Major internet providers, including AT&T, Time Warner and Verizon, are slowing data from popular websites to thousands of US businesses and residential customers in dozens of cities across the country, according to a study released on Monday.
The study, conducted by internet activists BattlefortheNet, looked at the results from 300,000 internet users and found significant degradations on the networks of the five largest internet service providers (ISPs), representing 75% of all wireline households across the US.
The findings come weeks after the Federal Communications Commission introduced new rules meant to protect “net neutrality” – the principle that all data is equal online – and keep ISPs from holding traffic speeds for ransom.
Tim Karr of Free Press, one of the groups that makes up BattlefortheNet, said the finding show ISPs are not providing content to users at the speeds they’re paying for.
“For too long, internet access providers and their lobbyists have characterized net neutrality protections as a solution in search of a problem,” said Karr. “Data compiled using the Internet Health Test show us otherwise – that there is widespread and systemic abuse across the network. The irony is that this trove of evidence is becoming public just as many in Congress are trying to strip away the open internet protections that would prevent such bad behavior.”
The study examines the comparative speeds of Content Delivery Networks (CDNs), which shoulder some of the data load for popular websites. Any site that becomes popular enough has to pay a CDN to carry its content on a network of servers around the country (or the world) so that the material is close to the people who want to access it.
In Atlanta, for example, Comcast provided hourly median download speeds over a CDN called GTT of 21.4 megabits per second at 7pm throughout the month of May. AT&T provided speeds over the same network of ⅕ of a megabit per second. When a network sends more than twice the traffic it receives, that network is required by AT&T to pay for the privilege. When quizzed about slow speeds on GTT, AT&T told Ars Technica earlier this year that it wouldn’t upgrade capacity to a CDN that saw that much outgoing traffic until it saw some money from that network (as distinct from the money it sees from consumers).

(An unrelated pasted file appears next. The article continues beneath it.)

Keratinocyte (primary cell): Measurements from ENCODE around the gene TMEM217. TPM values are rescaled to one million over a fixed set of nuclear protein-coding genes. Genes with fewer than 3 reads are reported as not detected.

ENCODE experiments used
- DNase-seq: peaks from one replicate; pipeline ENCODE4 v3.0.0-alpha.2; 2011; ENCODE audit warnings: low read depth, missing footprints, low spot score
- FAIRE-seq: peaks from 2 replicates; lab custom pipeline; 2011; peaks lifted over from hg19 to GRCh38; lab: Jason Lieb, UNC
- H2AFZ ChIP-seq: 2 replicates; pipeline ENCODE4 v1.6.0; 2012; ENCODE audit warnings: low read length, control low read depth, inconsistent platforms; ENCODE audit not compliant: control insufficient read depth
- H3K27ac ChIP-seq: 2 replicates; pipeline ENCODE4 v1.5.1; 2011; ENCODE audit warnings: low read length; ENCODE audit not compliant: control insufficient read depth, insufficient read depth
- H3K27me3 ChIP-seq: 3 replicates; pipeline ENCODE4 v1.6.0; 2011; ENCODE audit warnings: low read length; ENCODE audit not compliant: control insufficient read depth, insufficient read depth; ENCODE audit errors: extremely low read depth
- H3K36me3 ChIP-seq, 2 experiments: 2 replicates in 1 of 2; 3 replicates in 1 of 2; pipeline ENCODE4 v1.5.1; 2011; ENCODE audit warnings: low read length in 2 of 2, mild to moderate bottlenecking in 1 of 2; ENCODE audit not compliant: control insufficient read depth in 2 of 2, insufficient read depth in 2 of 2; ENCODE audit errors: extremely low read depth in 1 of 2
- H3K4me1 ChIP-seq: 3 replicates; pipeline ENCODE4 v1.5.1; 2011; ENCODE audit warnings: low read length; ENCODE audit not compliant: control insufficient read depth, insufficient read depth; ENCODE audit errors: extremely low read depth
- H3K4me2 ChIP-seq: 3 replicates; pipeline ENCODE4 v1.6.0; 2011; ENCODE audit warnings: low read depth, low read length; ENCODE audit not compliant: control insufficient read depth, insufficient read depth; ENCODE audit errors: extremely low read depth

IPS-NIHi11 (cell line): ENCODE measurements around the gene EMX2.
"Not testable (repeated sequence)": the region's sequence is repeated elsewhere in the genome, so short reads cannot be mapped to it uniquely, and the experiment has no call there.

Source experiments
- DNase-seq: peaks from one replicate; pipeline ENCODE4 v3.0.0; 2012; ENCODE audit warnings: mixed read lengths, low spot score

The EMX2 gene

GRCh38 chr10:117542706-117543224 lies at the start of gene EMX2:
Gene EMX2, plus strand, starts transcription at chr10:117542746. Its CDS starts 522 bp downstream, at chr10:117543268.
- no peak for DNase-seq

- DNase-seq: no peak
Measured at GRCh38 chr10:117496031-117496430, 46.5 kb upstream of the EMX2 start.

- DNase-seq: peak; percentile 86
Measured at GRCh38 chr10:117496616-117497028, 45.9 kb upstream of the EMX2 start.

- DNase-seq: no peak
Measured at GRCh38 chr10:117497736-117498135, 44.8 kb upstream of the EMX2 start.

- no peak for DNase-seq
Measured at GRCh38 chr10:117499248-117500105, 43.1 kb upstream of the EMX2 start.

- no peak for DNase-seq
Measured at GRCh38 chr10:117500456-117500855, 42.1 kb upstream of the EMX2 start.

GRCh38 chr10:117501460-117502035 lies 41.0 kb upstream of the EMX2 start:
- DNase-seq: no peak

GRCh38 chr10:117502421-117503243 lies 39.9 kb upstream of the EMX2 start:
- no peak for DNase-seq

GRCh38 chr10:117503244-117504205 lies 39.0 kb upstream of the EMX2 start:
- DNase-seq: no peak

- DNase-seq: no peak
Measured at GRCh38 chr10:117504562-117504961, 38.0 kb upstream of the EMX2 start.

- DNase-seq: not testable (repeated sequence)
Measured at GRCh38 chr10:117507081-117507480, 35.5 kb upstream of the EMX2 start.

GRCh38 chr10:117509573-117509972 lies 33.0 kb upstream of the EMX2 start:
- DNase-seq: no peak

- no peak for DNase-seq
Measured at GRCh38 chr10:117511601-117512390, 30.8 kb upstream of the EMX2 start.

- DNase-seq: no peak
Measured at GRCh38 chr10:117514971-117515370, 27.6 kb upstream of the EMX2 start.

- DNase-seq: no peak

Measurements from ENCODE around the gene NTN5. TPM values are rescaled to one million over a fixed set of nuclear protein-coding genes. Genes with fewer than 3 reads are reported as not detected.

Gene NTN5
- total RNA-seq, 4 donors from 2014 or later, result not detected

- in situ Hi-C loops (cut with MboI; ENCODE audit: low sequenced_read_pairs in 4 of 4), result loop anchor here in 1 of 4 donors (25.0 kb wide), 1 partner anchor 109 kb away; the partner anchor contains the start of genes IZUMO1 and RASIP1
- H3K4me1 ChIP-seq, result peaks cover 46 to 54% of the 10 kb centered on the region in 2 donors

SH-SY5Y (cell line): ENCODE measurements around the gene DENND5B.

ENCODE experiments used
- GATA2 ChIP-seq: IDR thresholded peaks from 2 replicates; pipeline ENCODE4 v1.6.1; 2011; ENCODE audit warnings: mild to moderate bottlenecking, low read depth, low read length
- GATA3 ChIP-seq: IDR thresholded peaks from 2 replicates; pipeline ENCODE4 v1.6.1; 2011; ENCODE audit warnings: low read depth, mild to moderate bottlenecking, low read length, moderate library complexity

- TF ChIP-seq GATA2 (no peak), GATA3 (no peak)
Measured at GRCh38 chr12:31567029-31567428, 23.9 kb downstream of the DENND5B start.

AT&T has strongly opposed regulation of its agreements with the companies that directly provide connectivity between high-traffic internet users and their customers. Cogent, Level3 and others have petitioned the FCC to make free interconnection to CDNs a part of the conditions for the proposed merger between AT&T and DirecTV.
“It would be unprecedented and unjustified to force AT&T to provide free backbone services to other backbone carriers and edge providers, as Cogent et al seek,” said the company in a filing replying to the CDNs’ suggestion, part of a brief opposing the merger. “Nor is there any basis for requiring AT&T to augment network capacity for free and without any limits. Opponents’ proposals would shift the costs of their services onto all AT&T subscribers, many of whom do not use Opponents’ services, and would harm consumers.”
FCC chairman Tom Wheeler has taken an aggressive regulatory tack when it comes to mergers in the telecommunications sector. “History proves that absent competition a predominant position in the market such as yours creates economic incentives to use that market power to protect your traditional business in a way that is ultimately harmful to consumers,” he told industry leaders at the Internet and Television Expo last month.
The dispute over traffic speeds comes as the telecoms and cable industry readies legal challenges to the net neutrality rules. Most telecoms are content letting their lobbyists, notably trade associations Cellular Telecommunications Industry Association (CTIA) and USTelecom, sue the FCC over net neutrality rules, but AT&T has been one of the few companies to sue the FCC directly.